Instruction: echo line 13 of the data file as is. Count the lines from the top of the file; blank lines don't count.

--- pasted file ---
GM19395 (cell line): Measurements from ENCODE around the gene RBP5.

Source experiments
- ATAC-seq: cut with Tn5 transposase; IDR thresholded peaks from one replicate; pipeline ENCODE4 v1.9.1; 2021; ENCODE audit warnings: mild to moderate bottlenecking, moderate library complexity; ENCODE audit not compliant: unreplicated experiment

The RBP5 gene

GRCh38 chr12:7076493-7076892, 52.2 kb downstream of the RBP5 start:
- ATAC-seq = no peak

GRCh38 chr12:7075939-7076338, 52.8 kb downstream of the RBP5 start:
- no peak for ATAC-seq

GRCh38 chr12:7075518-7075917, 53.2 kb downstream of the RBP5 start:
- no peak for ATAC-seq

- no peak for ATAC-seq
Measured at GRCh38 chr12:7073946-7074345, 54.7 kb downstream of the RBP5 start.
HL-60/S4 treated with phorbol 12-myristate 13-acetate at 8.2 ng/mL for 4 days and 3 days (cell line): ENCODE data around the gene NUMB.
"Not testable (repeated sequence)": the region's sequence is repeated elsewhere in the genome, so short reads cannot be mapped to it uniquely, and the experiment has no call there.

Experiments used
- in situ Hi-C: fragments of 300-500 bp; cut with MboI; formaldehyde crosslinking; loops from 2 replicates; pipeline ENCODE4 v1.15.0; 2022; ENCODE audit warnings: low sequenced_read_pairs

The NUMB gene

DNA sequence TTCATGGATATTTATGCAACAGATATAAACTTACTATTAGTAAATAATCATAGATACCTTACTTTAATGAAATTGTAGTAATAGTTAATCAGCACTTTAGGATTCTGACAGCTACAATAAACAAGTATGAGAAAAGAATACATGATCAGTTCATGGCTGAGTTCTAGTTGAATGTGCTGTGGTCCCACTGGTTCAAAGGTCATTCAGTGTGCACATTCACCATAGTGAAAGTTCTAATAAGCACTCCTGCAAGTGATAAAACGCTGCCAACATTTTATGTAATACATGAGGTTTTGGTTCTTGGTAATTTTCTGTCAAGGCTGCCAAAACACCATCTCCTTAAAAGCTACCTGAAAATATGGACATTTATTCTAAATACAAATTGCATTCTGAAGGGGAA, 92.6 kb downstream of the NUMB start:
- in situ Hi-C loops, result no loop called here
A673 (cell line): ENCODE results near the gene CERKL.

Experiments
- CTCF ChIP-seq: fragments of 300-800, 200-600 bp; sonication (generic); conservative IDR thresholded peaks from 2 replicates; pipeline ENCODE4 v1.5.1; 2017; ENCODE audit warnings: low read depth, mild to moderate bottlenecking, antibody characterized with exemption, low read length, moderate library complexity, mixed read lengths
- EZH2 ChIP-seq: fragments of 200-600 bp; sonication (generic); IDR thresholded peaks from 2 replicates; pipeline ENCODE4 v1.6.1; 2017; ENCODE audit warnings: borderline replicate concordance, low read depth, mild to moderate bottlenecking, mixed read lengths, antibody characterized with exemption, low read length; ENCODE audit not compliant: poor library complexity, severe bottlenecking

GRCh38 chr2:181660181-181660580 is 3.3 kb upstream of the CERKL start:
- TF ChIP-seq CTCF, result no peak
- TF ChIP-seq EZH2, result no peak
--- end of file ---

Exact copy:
HL-60/S4 treated with phorbol 12-myristate 13-acetate at 8.2 ng/mL for 4 days and 3 days (cell line): ENCODE data around the gene NUMB.